Employment rate of mentally ill people in Dorset below national average

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People with mental illnesses in Dorset are much less likely to have a job than their peers, the figures suggest.

Mental health charity Mind called for more to be done to tackle a striking national employment gap, saying hundreds of thousands of people with long-term mental health issues lose their jobs every year – many due to a lack of appropriate support in the workplace.

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These calls were echoed by the Dorset-based charity RJVN8, which is calling for more volunteer opportunities to help reintroduce people into the work environment and build confidence.

NHS Digital data shows that in March the employment rate for Bournemouth’s working-age population was around 69%, but for those with mental health problems the number was well below 38%.

Across Dorset the employment rate for the working-age population was around 77 per cent, but for those with mental disorders it was only 49 per cent.

Across England as a whole, only 51% of people with mental illness were employed in March, compared to 75% of the working-age population.

The figures are based on the Labor Force Survey – a study of the employment conditions of people – by the Office for National Statistics.

Edward Bates, co-founder of RJVN8 said: “There are so many challenges, mainly because mental health is an invisible disease and we cannot tell how someone is feeling at any given moment.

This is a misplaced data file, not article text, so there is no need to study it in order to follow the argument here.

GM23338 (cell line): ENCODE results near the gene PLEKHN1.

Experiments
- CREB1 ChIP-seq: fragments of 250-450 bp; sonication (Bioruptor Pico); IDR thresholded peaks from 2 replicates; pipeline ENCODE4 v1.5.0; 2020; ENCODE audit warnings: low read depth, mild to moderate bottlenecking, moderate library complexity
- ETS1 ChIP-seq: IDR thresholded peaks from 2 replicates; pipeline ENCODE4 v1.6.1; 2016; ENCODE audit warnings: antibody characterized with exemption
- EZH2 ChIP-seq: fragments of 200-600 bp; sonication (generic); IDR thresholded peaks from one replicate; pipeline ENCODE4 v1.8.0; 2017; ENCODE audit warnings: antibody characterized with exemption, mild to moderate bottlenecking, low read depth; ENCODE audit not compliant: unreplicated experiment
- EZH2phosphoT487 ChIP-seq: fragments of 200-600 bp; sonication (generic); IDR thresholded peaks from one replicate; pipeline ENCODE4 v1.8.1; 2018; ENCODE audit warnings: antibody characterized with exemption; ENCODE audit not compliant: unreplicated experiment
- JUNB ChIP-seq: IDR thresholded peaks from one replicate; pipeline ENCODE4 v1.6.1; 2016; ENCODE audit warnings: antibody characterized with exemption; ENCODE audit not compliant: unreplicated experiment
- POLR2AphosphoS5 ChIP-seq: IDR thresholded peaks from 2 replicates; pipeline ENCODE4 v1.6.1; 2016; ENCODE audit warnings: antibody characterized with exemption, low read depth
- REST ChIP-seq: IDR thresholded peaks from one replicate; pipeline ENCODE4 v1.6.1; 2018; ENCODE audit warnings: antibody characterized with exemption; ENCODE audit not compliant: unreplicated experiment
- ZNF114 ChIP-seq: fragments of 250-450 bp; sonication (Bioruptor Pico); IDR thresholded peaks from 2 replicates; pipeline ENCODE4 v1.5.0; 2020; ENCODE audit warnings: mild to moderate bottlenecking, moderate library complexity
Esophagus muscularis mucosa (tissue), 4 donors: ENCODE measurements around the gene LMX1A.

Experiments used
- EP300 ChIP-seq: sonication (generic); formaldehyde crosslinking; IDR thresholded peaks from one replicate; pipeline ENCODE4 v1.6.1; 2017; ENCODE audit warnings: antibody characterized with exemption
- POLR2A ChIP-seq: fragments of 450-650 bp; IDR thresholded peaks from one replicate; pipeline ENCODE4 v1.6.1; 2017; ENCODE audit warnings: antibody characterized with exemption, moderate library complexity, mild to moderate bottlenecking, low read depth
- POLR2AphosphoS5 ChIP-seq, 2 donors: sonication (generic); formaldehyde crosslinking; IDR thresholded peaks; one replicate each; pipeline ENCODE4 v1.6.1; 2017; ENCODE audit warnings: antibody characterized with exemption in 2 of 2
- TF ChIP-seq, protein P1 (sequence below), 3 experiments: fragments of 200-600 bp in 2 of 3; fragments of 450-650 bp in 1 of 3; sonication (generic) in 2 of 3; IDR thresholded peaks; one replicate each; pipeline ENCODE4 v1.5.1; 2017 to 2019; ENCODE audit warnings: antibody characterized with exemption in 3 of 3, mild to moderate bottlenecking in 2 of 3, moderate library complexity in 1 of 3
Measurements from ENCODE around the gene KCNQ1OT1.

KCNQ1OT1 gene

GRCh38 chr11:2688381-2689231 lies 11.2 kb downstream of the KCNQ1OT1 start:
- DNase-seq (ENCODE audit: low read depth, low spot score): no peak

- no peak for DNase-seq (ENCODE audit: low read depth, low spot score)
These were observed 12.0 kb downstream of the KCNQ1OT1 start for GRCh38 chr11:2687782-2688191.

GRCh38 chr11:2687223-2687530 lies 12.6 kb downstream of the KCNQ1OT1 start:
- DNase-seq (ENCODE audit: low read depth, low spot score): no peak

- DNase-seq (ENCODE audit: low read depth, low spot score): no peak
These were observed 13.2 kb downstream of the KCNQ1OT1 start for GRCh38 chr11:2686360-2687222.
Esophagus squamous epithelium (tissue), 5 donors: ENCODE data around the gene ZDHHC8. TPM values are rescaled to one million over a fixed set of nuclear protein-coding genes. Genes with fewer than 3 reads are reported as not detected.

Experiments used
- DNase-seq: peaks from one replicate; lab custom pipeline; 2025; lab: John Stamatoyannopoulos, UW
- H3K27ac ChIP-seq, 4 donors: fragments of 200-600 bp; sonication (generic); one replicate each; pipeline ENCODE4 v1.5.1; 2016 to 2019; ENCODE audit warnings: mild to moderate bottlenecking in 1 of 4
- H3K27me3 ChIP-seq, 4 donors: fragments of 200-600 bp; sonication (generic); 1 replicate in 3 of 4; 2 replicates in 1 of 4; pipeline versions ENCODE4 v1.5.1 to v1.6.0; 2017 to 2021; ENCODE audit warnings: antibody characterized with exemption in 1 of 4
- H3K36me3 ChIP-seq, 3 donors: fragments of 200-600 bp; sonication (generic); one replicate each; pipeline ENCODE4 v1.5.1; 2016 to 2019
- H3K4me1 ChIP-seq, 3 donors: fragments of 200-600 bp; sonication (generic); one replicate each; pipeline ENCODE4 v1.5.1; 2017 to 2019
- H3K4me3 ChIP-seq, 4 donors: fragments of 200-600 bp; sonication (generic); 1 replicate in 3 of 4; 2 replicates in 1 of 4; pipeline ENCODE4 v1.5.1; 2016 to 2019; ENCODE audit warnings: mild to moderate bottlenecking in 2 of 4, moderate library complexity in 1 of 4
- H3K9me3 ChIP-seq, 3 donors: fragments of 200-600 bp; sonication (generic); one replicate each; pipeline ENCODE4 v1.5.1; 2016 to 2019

“One in four people across the country suffers from mental health problems of some description, so I imagine those numbers are even higher, although some people are able to continue working despite severe anxiety or depression. .

“I think there need to be more volunteering opportunities that would help make it easier for people to get back to full-time jobs.

“Plus there’s always a stigma around mental health and people don’t feel like they can just go to their employers and say ‘listen, I’m someone with severe depression and I maybe need two days off a month because I don’t feel like I can get out of bed.

“This stigma means fewer people are able to speak out although this situation is improving and the pandemic has made it possible for more people to work from home which is great and we hope this continues.”

Mind calls on employers to become legally obligated to monitor and reduce health-related pay gaps and to have statutory sick pay start earlier to ensure sick employees don’t work because they can’t afford time off.

A government spokesperson said PAS wait days shield employers from the cost of short-term absences and many pay above the minimum level.


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